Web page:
prescribing greater punishment than the legislature intended.') (quoting Missouri v. Hunter,
459 U.S. 359, 366, 103 S. Ct. 673, 678, 74 L. Ed. 2d 535, 542 (1983)).
The primary issue that arises in this context is whether particular offenses are
the same for double jeopardy purposes_a question that is invariably resolved by ascertaining
legislative intent. A claim that double jeopardy has been violated based on multiple
punishments imposed after a single trial is resolved by determining the legislative intent as
to punishment. Syl. pt. 7, State v. Gill, supra. In other words, the Double Jeopardy Clause
takes the substantive criminal law as it finds it. As we further explained in Gill,
a court should look initially at the language of the involved statutes and, if necessary, the legislative history to determine if the legislature has made a clear expression of its intention to aggregate sentences for related crimes. If no such clear legislative intent can be discerned, then the court should analyze the statutes under the test set forth in Blockburger v. United States, 284 U.S. 299, 52 S. Ct. 180, 76 L. Ed. 306 (1932), to determine whether each offense requires an element of proof the other does not. If there is an element of proof that is different, then the presumption is that the legislature intended to create separate offenses.
Syl. pt. 8, Gill. The Blockburger test is merely a rule of construction premised on an
underlying presumption that the Legislature [does] not intend to punish the same offense
under two different statutes. Sears, 196 W. Va. at 82, 468 S.E.2d at 335 (citation omitted).
Consequently, it has no application where the Legislature's intent as to multiple punishments
is otherwise clear. See Zaccagnini, 172 W. Va. at 502, 308 S.E.2d at 142; see also Sears,
196 W. Va. at 76, 468 S.E.2d at 329 (Blockburger test inapplicable where there is a clear
and definite statement of intent by Legislature that cumulative punishment is permissible).
Since we are dealing here with multiple charges under the same statutory
provision, the question we must grapple with is how far the statute will permit the conduct
at issue to be divided into separate criminal offenses. Put in proper nomenclature, the
relevant inquiry must be confined to a determination of [w]hat . . . [the legislature] has made
the allowable unit of prosecution. United States v. Universal C.I.T. Credit Corp., 344 U.S.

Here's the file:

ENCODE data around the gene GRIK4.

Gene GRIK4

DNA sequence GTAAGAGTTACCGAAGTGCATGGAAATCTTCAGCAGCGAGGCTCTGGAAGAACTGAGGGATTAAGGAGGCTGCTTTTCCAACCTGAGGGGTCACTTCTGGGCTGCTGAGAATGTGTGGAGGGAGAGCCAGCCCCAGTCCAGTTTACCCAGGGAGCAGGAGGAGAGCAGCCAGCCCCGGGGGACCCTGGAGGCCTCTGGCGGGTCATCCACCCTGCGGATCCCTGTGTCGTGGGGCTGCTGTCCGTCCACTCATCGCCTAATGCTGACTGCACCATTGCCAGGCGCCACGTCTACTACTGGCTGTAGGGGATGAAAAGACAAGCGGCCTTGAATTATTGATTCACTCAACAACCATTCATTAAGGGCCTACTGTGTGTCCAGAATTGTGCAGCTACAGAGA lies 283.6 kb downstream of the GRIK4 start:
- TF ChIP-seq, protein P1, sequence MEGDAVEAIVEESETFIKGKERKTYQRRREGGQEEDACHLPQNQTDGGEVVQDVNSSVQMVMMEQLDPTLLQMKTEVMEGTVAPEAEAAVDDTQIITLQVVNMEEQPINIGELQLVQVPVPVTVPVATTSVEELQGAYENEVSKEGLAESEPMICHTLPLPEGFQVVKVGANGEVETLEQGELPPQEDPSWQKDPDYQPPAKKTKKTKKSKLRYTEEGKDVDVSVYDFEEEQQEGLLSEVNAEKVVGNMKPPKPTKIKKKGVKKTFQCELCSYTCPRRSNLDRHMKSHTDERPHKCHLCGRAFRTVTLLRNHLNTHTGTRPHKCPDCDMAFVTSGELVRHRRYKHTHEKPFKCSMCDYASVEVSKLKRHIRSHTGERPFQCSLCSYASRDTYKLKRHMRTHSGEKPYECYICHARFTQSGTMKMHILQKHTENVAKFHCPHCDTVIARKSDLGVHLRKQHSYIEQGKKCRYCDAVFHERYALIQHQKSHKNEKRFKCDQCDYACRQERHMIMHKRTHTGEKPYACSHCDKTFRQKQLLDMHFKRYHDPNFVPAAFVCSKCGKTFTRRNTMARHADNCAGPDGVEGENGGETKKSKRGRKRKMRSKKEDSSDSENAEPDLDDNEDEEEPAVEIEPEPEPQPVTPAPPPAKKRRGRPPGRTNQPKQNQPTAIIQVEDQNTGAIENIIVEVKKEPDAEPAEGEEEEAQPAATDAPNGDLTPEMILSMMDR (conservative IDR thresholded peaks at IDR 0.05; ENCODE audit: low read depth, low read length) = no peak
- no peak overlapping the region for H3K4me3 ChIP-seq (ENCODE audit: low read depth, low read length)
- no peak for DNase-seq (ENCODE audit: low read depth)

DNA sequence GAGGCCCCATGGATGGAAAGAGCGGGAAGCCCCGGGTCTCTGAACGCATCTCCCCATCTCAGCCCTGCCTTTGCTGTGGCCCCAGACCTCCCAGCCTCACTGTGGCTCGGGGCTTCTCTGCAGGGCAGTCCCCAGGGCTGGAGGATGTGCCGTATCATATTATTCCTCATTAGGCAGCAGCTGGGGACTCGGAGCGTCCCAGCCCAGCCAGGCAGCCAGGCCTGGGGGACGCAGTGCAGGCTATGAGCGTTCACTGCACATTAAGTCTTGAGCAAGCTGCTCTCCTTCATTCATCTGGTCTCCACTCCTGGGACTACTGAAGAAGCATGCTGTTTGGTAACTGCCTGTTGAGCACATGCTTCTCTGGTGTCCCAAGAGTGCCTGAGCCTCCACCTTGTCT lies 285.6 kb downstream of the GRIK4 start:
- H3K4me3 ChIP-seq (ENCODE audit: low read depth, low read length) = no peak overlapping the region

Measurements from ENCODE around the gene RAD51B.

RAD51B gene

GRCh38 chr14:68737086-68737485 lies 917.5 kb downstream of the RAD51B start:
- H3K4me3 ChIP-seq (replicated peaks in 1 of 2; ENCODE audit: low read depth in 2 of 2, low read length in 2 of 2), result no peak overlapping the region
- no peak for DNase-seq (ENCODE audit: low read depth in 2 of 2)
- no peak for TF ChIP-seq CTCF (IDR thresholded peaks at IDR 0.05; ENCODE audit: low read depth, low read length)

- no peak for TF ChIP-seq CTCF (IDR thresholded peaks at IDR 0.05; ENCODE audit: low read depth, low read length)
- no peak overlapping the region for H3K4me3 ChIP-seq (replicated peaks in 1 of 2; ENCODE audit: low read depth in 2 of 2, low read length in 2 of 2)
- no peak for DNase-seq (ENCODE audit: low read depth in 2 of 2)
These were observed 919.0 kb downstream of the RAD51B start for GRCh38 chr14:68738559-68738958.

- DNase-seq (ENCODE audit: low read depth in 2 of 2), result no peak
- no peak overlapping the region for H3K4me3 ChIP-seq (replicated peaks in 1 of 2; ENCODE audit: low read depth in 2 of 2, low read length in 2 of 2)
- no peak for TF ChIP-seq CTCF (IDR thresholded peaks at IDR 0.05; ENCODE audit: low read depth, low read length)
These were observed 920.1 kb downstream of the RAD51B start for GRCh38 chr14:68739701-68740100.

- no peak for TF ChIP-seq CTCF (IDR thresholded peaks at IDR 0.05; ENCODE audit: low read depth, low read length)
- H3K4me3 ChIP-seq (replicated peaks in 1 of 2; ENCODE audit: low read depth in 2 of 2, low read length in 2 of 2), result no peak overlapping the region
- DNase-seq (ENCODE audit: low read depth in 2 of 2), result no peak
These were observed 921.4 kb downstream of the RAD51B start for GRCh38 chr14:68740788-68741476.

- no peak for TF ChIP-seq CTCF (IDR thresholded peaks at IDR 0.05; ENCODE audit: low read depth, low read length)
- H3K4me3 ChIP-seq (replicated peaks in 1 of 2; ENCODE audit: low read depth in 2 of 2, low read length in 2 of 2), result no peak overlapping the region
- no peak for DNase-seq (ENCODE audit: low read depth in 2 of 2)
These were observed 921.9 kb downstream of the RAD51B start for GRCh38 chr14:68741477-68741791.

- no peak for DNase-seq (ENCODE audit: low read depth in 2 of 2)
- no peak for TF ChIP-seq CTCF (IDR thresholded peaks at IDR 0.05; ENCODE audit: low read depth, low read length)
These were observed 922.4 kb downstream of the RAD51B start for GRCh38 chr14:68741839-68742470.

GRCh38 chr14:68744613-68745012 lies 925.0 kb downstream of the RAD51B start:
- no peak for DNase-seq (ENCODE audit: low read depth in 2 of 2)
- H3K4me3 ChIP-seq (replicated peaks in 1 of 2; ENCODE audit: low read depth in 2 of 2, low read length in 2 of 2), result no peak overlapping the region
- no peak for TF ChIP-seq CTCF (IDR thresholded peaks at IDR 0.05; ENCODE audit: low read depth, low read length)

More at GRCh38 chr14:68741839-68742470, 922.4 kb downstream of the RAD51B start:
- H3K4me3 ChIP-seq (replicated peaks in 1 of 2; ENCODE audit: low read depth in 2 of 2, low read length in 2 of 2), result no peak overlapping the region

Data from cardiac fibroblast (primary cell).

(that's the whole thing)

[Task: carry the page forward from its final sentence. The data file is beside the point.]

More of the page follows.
218, 221, 73 S. Ct. 227, 229, 97 L. Ed. 260, 264 (1952).See footnote 9
Blockburger analysis, by its own
terms, applies only to the question of whether the same act or transaction constitutes a
violation of two distinct statutory provisions. Blockburger, 284 U.S. at 304, 52 S. Ct.
at 182, 76 L. Ed. at 309 (emphasis added).See footnote 10
Thus, the same-elements test obviously provides
no guidance where the issue concerns the allowable unit of prosecution under a single
[I]f the prosecutions are under the same statute, a pure Blockburger test, focused on the statutory elements, is not helpful. The statutory elements are identical because the statutes are the same. A defendant can be prosecuted separately for successive violations of the same statute, such as thefts of two automobiles. The propriety of the separate prosecution turns on whether the charges reflect separate violations of the statute. Thus, Blockburger provides no guidance.
Anne Bowen Poulin, Double Jeopardy Protection Against Successive Prosecutions in Complex Criminal Cases: A Model, 25 Conn. L. Rev. 95, 118 (1992).
This limitation was recognized in Sanabria v. United States, 437 U.S. 54, 70
n.24, 98 S. Ct. 2170, 2182 n.24, 57 L. Ed. 2d 43, 57 n.24 (1978), where the United States
Supreme Court indicated that Blockburger is inapplicable in cases involving multiple
violations of a single statute. As one court adhering to Sanabria later observed, [w]here two
violations of the same statute rather than two violations of different statutes are charged,
courts determine whether a single offense is involved not by applying the Blockburger test,
but rather by asking what act the legislature intended as the 'unit of prosecution' under the
statute. United States v. Weathers, 186 F.3d 948, 952 (D.C. Cir. 1999) (citations omitted).
In other words, the Blockburger rule applies to determinations of whether [a legislature]
intended the same conduct to be punishable under two criminal provisions, and is
impertinent where multiple counts are charged under the same criminal provisions. United
States v. Kimbrough, 69 F.3d 723, 729 n.5 (5th Cir. 1995), cert. denied, 517 U.S. 1157, 116
S. Ct. 1547, 134 L. Ed. 2d 650 (1996). See also State v. Adel, 136 Wash.2d 629, 634, 965
P.2d 1072, 1074 (1998) (proper inquiry in a single-statute case is what 'unit of prosecution'
has the Legislature intended as the punishable act under the specific criminal statute)
(citation omitted); Rashad v. Burt, 108 F.3d 677, 679-80 (6th Cir. 1997) (The Blockburger
test is insufficient where . . . the concern is not multiple charges under separate statutes
. . . .), cert. denied, 522 U.S. 1075, 118 S. Ct. 850, 139 L. Ed. 2d 751 (1998); United States
v. Keen, 104 F.3d 1111, 1118 n.12 (9th Cir. 1996) (refusing to apply Blockburger test where